Today I’d like to share one of the most powerful fundraising sentences I’ve ever heard.
I’ll show you why it’s so powerful, and how to apply its lessons to supercharge your organization’s direct response fundraising.
Here we go…
It’s one of the most successful fundraising sentences I’ve ever heard:
“You can cure a major disease like Leprosy for just $250 dollars.”
This sentence has three main elements:
- The “before” is that a person has leprosy
- The “after” is that a person will be cured of their leprosy
- The cost is $250
(If you need a refresher on how we use “before” and “after,” read this post or this post.)
Here’s how those elements work together…
- There’s a large contrast between “having leprosy” and “being cured of a dreadful disease.” That’s a big change in a person’s life!
- The cost to cause that big a change seems pretty minimal.
Any time you can show a donor that they can make a big change with a gift, and the cost to “cause the change” seems like a good deal, you’re about to raise a lot of money.
In Your Fundraising
In your fundraising right now, when you tell donors what will happen when they give a gift, does it feel like the donor will cause a big change?
The secret is finding a “before and after” with quite a bit of “distance” between them.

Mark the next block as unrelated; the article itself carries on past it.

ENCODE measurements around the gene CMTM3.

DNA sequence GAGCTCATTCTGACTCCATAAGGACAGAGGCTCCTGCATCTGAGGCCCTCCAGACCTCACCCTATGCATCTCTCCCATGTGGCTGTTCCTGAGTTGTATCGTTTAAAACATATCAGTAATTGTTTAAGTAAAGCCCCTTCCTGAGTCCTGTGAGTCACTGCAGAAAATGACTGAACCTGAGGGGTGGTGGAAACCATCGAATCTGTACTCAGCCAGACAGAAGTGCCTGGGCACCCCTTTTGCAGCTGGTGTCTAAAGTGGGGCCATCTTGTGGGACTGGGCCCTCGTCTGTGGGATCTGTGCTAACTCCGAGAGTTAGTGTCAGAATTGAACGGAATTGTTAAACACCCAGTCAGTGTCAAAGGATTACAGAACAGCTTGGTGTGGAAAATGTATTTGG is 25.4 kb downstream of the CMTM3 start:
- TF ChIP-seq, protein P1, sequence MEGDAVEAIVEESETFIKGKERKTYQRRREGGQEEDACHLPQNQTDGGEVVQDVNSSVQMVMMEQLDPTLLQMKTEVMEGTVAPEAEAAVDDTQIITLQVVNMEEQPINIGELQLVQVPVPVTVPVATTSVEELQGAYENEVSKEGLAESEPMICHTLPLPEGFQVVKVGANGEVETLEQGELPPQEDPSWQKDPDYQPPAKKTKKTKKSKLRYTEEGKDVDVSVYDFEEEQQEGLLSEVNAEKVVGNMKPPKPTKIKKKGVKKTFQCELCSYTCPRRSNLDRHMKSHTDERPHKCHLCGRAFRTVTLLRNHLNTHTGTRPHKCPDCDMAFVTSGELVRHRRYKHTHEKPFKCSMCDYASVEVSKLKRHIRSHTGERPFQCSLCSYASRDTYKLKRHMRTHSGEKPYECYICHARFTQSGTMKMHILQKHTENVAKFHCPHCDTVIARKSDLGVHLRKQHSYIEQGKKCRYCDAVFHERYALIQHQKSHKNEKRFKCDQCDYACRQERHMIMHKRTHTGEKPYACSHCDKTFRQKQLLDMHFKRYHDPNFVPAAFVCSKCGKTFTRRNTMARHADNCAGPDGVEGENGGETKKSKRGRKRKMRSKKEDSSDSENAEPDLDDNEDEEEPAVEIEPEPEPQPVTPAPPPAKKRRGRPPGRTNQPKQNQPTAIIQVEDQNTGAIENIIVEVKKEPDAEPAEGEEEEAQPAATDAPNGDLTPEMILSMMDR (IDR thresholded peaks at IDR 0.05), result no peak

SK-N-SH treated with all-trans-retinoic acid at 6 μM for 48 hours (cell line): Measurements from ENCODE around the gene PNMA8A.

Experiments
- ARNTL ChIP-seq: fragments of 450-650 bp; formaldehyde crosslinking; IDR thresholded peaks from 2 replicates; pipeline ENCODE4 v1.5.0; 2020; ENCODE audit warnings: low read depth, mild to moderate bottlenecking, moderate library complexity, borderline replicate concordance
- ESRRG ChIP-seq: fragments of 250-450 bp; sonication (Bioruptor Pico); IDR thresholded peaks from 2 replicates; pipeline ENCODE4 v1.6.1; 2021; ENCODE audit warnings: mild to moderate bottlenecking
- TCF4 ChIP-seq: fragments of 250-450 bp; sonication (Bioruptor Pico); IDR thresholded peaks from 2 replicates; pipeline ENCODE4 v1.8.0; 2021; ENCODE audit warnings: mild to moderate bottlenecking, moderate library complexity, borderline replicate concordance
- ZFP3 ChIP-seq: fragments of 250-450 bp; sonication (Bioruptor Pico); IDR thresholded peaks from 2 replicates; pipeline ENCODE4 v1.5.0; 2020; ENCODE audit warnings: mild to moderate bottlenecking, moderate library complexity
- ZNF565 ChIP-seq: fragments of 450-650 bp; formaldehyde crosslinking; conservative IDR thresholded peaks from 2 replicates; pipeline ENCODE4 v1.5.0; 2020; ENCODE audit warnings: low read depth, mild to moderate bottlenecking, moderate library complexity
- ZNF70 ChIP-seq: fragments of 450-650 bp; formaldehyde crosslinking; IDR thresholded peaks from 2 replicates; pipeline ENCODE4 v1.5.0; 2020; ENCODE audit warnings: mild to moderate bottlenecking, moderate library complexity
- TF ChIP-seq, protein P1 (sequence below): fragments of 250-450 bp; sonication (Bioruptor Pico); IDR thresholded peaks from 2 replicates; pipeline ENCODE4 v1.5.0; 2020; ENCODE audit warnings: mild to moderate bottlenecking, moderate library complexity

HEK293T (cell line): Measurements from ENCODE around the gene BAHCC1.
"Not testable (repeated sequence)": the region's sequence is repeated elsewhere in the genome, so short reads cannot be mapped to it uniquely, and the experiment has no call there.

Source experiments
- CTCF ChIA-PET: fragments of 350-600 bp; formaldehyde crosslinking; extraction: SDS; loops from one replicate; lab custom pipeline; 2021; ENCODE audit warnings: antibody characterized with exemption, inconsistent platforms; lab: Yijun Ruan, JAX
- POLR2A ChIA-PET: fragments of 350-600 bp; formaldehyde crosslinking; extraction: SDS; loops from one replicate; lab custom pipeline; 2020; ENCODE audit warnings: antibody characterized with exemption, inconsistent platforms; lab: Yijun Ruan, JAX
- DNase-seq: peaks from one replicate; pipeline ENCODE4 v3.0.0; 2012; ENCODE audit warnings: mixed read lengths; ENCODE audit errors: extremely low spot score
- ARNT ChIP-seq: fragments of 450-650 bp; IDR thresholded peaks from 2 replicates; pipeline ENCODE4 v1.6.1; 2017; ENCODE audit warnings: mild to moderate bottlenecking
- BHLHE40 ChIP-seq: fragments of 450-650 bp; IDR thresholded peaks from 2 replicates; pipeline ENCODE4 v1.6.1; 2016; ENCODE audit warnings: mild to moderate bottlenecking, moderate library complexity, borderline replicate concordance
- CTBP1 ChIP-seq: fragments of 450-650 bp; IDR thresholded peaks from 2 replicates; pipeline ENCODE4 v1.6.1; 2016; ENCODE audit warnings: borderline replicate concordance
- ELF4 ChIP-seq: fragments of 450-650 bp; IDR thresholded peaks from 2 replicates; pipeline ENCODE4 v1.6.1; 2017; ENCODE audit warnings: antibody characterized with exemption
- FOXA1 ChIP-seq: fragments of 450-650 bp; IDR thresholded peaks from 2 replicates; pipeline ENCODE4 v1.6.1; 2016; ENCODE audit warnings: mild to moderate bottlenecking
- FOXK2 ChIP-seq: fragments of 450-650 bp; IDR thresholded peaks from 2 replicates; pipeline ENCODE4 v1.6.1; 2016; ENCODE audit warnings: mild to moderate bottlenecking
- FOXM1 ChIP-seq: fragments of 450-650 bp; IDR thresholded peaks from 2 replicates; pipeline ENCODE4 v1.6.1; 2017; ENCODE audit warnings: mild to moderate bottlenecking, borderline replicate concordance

And the good news is that if you describe things well, almost all your “befores and afters” can seem powerful. Here’s a list of examples off the top of my head:
- “You can save an heirloom quilt from mold, moths and being forgotten for just $150.”
- “You can provide a struggling village with a cistern that improves farming results, improves hygiene, lowers sickness and helps a village break the cycle of poverty for just $10,000.”
- “You can help a child with disabilities go from unable to exercise to skiing with a qualified instructor and adaptive equipment for just $50.”
Each of these is a fundraising “offer” (and here’s our free eBook on how to make great offers for your organization).
Your donors care about your beneficiaries and/or your cause. If you can focus their attention on a portion of your work – a “before” and an “after” – that show a big change, and the cost of that change seems like a good deal, you’re on your way to even more fundraising success.
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